Spinal muscular atrophy
- Infantile form known as Werdnig-Hoffman disease (life expec. of 2 yrs.)
- Intermediate form is detected 6 mo.-3 yrs. and progresses rapidly w/life expec. of early childhood
Congenital myasthenia gravis
- Disorder involving transmission of impulses in the neuromuscular junction
- Onset starting near birth; occurs more in males
Charcot-Marie-Tooth disease
- Disease involving peripheral nerves marked by progressive weakness, primarily inperoneal (fibular) and distal leg muscles
- Occurs teenage years or earlier
Medical management for muscular dystrophy
- Meds to dec. pulmonary complications
- Nutritional manage. for feeding diff. and tendency to gain weight
- Prevent skin breakdown/ulcers
- Steriods to help delay/reverse muscle weakness (questionable due to undesirable side effects)
Progressive Supranuclear Palsy
- Eti.: manifested by loss of voluntary, but preservation of reflexive eye mvmts., bradykinesia, rigidity, axial dystonia, pseudobulbar palsy and dementia
- Occurs later middle life; death approx. 15 yrs. after onset
Huntington's Chorea
- Eti.: autosomal dominant disorder
- Begins mid age; onset process insidious
- Char. by choreiform mvmts. and progressive intellectual deterioration
- Psych. disturbance may precede onset of mvmt. disorder
Cerebellar/Spinocerebellar Disorders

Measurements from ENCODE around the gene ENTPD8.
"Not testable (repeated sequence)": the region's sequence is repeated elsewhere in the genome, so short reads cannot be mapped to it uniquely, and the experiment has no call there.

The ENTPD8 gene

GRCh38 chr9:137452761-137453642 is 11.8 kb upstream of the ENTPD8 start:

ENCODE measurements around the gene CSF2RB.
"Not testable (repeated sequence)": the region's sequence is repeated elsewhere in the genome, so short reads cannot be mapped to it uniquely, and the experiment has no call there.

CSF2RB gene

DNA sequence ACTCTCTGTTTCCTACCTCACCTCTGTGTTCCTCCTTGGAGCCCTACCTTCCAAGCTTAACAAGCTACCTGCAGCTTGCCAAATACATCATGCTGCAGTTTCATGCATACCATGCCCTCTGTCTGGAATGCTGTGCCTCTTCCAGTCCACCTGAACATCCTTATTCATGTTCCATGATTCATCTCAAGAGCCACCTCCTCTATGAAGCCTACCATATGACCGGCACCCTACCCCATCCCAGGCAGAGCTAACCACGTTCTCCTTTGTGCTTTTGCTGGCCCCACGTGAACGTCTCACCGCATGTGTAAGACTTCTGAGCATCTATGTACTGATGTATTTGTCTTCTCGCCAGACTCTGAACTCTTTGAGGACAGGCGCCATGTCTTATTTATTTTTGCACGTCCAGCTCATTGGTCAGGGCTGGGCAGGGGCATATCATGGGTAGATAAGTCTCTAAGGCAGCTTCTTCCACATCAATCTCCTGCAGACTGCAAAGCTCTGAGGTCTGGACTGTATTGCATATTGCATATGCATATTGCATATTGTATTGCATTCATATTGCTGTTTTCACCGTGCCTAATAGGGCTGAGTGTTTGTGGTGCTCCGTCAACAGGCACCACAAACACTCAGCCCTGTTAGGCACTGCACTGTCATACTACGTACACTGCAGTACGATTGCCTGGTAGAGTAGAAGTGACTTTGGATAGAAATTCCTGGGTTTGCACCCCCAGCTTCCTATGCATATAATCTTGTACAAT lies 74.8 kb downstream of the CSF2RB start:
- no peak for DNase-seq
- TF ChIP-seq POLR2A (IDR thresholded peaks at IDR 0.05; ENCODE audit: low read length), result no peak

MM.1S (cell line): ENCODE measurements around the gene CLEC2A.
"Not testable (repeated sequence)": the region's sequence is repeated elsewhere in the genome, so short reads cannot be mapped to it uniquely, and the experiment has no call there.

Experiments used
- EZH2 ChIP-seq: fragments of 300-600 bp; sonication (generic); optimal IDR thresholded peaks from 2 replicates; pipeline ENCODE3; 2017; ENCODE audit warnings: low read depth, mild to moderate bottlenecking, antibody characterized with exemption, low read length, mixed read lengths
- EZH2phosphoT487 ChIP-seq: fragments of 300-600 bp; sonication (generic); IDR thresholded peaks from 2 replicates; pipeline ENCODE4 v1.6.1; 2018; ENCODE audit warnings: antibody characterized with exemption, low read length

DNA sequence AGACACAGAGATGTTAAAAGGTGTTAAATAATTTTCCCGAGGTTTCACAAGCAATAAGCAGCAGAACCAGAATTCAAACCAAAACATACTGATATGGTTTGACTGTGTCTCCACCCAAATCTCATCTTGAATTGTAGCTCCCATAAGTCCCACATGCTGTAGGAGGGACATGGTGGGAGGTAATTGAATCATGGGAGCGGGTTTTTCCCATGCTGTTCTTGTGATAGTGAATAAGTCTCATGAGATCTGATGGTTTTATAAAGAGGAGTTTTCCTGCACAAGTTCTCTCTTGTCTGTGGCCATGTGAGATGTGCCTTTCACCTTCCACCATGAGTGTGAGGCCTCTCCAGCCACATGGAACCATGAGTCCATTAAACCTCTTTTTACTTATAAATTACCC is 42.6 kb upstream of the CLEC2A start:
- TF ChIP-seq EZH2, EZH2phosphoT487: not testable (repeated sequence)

- Eti.: char. by ataxia, dysmetria, dysdiadochokinesis, hypotonia, mvmt. decomposition tremor, dysarthria and nystagmus
Structural Cerebellar Lesions
- Eti.: includes vascular lesions (stroke) and tumor deposits, producing symp. and signs approp. to their locus w/in the cerebellum
- Demyelinating plaques of MS may also arise in cerebellum white matter and give rise to cerebellar symp.
- Alcoholism/nutritional depriv. can cause degen. of vermis and ant. cerebellum
Spinocerebellar Degenerations
- Eti.: group of degen. d/o, char. by progressive ataxia due to degen. of cerebellum, brain stem, sc, peripheral nerves and the BG
- Grouped as spinal ataxias, cerebellar ataxias and multiple system degeneration
Friedrich's ataxia
- Eti.: autosomal recessive inheritance
- Onset in childhood, early adolescence
- Symp.: gait unstead., UE ataxia, dysarthria, tremor (may be minor), areflexia and loss of large fiber sensory modalities, scoliosis and cardiomyopathy (as disease progresses)
Cerebellar cortical degeneration
- Eti.: pathologic changes seen in cerebellum and inf. olives
- Onset b/t 30 and 50
- Symp.: cerebellar symp. only signs detectable
Multiple systems degeneration
- Eti.: char. by spasticity, extrapyramidal, sensory, LMN and autonomic dys.
- Onset young to middle life
Amyotrophic Lateral Sclerosis (ALS)